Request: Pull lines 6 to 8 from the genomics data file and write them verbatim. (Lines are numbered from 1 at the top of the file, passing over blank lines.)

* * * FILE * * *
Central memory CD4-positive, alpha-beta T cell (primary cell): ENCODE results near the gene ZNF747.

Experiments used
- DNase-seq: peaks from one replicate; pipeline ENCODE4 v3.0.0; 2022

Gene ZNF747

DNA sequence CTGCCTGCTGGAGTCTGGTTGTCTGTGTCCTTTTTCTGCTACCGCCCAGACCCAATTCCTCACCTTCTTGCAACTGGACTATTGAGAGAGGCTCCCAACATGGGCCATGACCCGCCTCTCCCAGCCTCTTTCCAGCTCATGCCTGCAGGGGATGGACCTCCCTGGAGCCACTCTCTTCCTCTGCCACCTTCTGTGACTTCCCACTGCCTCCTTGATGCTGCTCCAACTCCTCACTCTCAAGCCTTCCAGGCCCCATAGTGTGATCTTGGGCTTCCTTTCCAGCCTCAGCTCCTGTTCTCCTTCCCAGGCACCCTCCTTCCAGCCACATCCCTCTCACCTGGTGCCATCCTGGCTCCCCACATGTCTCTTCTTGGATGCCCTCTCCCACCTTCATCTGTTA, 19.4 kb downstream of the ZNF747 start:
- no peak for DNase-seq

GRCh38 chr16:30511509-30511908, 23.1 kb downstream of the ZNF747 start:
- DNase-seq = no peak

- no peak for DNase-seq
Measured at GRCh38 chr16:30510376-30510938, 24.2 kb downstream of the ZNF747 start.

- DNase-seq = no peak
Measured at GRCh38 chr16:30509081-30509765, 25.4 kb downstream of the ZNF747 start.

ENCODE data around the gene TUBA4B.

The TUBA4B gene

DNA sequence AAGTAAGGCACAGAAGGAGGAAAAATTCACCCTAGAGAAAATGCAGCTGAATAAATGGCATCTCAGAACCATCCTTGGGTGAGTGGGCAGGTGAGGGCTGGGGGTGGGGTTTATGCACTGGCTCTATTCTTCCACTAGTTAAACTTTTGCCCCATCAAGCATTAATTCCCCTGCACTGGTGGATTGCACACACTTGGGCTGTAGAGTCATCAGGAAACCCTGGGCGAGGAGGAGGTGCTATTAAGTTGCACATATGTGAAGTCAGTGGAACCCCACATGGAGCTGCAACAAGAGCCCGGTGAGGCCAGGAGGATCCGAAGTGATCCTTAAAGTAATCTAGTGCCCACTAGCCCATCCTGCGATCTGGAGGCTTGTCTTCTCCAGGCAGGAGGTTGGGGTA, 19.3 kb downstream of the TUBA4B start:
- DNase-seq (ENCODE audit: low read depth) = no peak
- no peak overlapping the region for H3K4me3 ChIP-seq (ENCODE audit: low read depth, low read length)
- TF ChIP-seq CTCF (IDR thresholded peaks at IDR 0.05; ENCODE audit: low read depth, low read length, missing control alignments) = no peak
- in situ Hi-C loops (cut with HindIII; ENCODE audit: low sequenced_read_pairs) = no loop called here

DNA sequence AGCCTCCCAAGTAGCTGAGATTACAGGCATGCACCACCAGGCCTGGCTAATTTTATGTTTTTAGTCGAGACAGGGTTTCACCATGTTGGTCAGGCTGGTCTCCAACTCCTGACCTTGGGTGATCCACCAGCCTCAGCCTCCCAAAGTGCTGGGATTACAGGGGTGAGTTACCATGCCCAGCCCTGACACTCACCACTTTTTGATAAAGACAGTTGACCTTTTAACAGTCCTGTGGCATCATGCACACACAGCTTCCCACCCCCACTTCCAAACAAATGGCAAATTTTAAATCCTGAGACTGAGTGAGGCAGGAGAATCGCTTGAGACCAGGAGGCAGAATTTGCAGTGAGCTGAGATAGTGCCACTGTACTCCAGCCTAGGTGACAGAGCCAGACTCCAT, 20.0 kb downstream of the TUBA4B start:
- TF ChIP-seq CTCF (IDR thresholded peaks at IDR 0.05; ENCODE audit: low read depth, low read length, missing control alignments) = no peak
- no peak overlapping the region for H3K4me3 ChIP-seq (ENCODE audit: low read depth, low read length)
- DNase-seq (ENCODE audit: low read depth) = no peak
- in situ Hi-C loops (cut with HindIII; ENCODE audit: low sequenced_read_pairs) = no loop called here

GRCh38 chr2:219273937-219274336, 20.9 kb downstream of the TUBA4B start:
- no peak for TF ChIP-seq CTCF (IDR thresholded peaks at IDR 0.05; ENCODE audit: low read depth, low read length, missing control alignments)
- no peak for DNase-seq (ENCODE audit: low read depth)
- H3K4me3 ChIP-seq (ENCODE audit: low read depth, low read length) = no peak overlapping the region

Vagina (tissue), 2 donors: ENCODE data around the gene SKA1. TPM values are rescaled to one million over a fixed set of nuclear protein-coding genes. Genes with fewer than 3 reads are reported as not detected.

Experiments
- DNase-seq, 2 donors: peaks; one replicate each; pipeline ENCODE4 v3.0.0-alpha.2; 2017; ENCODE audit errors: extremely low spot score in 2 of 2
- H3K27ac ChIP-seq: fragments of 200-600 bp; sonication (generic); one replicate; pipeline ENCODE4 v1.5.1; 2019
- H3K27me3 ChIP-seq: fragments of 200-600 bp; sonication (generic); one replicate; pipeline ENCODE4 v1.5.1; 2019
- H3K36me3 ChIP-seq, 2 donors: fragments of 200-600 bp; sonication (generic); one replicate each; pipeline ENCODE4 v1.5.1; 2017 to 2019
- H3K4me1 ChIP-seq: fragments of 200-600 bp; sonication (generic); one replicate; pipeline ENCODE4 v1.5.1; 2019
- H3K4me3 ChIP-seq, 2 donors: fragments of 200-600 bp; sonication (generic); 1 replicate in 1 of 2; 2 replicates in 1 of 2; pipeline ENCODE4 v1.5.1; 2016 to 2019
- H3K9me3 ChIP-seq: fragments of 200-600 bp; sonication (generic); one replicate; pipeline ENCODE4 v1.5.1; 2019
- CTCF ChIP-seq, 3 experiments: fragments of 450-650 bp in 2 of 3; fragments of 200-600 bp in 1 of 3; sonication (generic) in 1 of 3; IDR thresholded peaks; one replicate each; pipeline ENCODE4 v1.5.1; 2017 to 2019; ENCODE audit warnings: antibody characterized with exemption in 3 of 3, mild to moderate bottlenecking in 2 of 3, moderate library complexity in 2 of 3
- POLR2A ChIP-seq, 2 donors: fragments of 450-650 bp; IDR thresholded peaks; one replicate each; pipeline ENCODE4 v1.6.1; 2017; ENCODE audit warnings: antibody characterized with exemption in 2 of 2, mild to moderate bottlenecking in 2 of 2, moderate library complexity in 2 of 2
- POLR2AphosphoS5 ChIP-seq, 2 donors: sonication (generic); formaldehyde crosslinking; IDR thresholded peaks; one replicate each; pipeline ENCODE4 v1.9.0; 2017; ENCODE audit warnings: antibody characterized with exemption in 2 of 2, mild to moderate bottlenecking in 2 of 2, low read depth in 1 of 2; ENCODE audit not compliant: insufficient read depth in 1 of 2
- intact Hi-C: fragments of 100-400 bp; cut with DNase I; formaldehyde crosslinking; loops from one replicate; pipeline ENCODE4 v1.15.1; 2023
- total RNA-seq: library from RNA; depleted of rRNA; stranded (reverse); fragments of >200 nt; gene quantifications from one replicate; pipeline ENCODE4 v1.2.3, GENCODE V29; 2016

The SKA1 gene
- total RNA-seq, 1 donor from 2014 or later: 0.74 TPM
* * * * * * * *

- no peak for DNase-seq

GRCh38 chr16:30511509-30511908, 23.1 kb downstream of the ZNF747 start:
- DNase-seq = no peak